Flathead Fishing Would Never Be the Same

By Beacon Staff

As the treasurer of Montana Trout Unlimited, I write to express our organization’s serious concern regarding potential coal bed methane extraction and open pit coal mining at the headwaters of Glacier National Park and Flathead Lake.

Montana TU is a grassroots organization comprised of nearly 3,400 sportsmen and sportswomen who love to fish for native trout in our state’s clean, cold mountain waters. Recent years have been hard on our dwindling native fish. It is incumbent upon all Montanans to take proactive steps to ensure future generations have the same opportunities to enjoy our state’s legacy of great trout fishing.

Recent studies by Montana Fish, Wildlife, and Parks verify that significant numbers of native trout in the Flathead River basin cross the border into Canada. Westslope cutthroat trout that live most of their lives in the United States spawn in British Columbia. As a result, industrial coal field development in the Canadian Flathead has the potential to significantly harm Flathead River trout populations.

We have known this for years. Nearly 20 years ago an international panel of scientists was assembled to review the first open pit coal mine proposed for the Canadian Flathead. They found that impacts to native fisheries posed a great risk to Montana. They recommended the mine not be approved. Unfortunately, this hasn’t stopped energy companies — with the support of British Columbia elected officials — from proposing new energy extraction.

A new proposal from British Petroleum is massive and potentially disastrous. BP wants to extract coal bed methane (CBM) from the roadless Canadian headwaters of the North Fork of the Flathead. The size of the operation could exceed 50,000 acres and involve construction of hundreds of miles of sediment-bleeding roads. Additionally, water quality will be threatened by the disposal of millions of gallons of toxic groundwater, the result of pumping that releases methane from underground coal seams.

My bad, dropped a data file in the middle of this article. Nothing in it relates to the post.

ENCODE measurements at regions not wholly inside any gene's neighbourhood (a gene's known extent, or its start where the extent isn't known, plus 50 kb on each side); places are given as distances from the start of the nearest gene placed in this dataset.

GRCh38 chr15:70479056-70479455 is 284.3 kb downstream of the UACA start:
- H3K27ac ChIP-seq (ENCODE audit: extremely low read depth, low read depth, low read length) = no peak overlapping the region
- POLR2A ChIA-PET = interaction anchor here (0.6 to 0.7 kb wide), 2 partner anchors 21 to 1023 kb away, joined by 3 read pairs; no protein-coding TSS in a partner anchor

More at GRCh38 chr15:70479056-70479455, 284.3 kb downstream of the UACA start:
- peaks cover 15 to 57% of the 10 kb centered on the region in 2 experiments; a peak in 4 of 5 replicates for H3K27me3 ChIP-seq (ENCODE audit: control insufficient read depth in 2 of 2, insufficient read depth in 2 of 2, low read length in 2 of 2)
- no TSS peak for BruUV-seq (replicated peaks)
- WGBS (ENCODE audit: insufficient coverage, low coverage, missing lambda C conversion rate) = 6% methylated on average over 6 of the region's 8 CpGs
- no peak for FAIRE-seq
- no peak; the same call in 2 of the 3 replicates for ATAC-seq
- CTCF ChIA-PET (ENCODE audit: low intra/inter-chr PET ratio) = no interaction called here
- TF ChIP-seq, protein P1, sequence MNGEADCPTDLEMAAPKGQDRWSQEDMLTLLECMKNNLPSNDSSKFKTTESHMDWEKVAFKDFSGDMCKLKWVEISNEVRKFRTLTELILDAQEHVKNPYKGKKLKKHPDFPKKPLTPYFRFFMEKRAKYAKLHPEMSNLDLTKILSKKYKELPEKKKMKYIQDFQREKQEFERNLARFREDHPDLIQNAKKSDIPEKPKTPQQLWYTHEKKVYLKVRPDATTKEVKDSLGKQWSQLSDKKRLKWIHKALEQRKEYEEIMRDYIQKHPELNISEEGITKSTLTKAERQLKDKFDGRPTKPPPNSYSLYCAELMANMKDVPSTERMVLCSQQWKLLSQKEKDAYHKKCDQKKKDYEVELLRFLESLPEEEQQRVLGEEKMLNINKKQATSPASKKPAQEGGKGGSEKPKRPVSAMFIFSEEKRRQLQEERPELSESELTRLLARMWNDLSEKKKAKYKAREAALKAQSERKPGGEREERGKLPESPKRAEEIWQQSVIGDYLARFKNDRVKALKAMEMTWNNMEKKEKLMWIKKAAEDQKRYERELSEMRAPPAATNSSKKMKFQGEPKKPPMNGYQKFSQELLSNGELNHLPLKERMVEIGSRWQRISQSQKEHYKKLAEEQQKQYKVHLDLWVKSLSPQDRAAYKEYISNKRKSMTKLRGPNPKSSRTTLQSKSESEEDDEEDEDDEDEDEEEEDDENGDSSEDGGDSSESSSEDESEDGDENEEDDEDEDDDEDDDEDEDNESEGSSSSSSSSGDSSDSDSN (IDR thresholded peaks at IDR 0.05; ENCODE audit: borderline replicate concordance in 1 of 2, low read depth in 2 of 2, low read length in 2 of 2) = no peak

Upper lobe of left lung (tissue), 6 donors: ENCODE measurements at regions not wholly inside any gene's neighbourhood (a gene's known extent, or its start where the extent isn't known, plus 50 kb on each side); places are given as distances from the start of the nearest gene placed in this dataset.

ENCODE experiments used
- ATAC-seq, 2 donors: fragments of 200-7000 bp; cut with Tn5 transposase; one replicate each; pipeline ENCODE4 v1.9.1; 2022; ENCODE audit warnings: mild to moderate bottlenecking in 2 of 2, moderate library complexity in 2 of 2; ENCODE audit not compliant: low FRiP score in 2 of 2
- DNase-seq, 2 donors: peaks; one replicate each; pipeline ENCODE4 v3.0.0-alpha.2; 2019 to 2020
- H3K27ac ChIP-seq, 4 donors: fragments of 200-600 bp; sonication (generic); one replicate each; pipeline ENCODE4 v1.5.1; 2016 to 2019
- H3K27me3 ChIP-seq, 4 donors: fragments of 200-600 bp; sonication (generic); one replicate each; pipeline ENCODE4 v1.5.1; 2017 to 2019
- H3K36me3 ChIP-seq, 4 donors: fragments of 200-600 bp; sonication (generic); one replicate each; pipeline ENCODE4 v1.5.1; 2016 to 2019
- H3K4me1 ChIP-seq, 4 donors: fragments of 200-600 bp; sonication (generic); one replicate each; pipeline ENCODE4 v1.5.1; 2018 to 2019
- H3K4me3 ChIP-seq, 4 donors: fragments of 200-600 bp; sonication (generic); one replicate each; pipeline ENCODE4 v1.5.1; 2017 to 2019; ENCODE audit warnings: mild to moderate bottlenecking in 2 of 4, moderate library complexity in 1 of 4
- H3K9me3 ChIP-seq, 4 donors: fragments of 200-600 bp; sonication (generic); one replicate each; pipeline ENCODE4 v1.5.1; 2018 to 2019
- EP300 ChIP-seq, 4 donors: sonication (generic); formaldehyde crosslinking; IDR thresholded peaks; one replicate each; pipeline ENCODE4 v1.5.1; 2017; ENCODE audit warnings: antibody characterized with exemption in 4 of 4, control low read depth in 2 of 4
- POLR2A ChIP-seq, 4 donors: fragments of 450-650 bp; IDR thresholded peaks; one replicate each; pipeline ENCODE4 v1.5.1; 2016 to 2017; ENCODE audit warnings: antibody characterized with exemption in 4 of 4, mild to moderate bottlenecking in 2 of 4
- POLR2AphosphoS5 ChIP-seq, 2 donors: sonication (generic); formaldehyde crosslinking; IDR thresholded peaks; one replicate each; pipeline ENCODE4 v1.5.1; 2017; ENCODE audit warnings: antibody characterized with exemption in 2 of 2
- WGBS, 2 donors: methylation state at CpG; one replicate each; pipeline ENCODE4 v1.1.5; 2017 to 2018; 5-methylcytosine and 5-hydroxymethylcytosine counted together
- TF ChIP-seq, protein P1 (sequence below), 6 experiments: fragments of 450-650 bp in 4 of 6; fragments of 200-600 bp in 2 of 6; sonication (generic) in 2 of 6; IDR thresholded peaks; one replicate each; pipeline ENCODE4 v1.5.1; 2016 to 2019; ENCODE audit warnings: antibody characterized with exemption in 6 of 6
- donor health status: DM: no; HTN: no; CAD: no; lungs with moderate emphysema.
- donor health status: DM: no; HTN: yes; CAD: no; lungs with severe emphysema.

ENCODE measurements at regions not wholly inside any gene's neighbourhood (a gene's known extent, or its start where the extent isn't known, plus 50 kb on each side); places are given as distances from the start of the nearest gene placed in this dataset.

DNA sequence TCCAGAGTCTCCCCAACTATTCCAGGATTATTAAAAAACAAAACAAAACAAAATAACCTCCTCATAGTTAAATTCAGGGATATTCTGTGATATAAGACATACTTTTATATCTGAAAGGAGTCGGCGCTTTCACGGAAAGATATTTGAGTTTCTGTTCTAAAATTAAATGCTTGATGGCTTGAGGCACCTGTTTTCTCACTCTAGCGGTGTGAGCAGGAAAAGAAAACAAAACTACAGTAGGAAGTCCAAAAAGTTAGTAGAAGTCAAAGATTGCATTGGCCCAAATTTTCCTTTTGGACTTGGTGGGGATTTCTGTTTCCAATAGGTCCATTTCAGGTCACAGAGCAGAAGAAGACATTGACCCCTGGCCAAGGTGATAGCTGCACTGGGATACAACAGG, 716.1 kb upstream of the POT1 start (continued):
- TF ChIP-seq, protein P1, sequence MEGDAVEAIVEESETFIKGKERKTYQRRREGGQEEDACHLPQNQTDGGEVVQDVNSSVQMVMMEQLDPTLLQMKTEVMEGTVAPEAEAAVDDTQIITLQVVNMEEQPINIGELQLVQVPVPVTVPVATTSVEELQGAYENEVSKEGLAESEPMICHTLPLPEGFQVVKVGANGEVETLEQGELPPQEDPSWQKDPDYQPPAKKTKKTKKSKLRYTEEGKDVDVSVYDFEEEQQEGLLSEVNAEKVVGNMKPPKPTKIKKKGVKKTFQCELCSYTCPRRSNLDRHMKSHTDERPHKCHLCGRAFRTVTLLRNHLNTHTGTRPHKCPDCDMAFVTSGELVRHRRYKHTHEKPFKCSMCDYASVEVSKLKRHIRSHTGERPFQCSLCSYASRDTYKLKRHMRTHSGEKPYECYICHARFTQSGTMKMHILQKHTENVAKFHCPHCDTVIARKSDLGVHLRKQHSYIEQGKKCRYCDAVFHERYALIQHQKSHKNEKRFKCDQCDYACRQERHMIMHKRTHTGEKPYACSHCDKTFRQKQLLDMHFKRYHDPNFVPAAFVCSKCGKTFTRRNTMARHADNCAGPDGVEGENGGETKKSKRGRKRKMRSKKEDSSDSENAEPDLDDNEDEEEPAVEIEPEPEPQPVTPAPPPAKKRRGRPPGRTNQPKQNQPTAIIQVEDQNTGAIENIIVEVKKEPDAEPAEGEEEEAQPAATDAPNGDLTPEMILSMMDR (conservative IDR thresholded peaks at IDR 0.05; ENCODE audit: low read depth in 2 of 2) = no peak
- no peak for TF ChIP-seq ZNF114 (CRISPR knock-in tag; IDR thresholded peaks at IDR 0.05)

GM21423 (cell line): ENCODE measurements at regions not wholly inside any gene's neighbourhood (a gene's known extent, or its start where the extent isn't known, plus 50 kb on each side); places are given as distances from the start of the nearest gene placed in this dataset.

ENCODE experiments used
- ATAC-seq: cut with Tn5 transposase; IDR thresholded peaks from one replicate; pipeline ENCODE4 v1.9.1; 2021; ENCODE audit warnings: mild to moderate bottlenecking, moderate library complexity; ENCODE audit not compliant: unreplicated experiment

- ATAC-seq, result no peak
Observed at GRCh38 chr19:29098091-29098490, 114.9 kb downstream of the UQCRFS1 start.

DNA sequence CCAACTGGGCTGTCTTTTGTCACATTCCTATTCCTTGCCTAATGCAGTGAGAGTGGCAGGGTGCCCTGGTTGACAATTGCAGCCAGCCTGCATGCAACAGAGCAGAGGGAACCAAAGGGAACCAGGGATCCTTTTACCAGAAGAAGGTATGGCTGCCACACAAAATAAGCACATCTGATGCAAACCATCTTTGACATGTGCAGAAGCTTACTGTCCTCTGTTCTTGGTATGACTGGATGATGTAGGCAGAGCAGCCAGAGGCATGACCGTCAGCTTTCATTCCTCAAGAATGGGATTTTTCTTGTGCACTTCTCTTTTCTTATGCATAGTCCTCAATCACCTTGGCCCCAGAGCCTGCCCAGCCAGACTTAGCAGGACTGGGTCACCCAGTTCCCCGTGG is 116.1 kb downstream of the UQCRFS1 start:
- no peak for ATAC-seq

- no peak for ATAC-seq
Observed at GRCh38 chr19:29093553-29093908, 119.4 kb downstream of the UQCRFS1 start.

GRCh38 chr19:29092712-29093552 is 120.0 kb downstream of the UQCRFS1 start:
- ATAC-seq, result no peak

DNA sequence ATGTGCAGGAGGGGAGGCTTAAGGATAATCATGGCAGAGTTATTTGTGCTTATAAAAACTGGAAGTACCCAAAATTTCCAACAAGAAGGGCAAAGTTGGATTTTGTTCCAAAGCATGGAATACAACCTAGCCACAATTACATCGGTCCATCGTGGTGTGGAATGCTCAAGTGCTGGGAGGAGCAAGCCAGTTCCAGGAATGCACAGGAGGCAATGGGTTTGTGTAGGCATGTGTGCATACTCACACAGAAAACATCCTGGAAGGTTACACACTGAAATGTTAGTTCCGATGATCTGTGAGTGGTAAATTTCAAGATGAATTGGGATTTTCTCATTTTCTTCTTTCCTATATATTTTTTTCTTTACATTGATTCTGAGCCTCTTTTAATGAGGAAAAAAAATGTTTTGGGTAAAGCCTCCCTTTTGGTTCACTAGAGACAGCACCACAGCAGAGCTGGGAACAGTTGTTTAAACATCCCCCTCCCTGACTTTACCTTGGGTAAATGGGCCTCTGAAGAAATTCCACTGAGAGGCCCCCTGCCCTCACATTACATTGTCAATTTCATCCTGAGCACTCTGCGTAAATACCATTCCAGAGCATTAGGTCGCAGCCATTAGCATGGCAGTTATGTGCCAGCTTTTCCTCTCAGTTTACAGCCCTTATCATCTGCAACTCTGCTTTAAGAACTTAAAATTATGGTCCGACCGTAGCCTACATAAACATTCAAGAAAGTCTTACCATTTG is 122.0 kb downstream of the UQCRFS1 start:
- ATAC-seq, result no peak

Water quality in spawning habitats for native fish that reside in Montana will be threatened by the CBM discharges. British Columbia officials say the toxic water could be reinjected into the ground. But no one knows if this is even possible in the wet, mountainous Flathead country. If British Columbia’s track record in the neighboring Elk River holds true, BP will be allowed to discharge the water directly into small tributaries that are key habitats for native trout. For details, see for yourself at the Flathead Basin Commission Web site at www.flatheadbasincommision.org

BP’s proposal for CBM at the headwaters of the Flathead River system is bad for Montana. Governor Schweitzer and Montana’s congressional delegation must sit down with the elected leaders of British Columbia and develop a long-term plan for the Flathead River system that does not involve CBM or open pit coalmining. If we fail and development occurs, fishing the Flathead will never be same.

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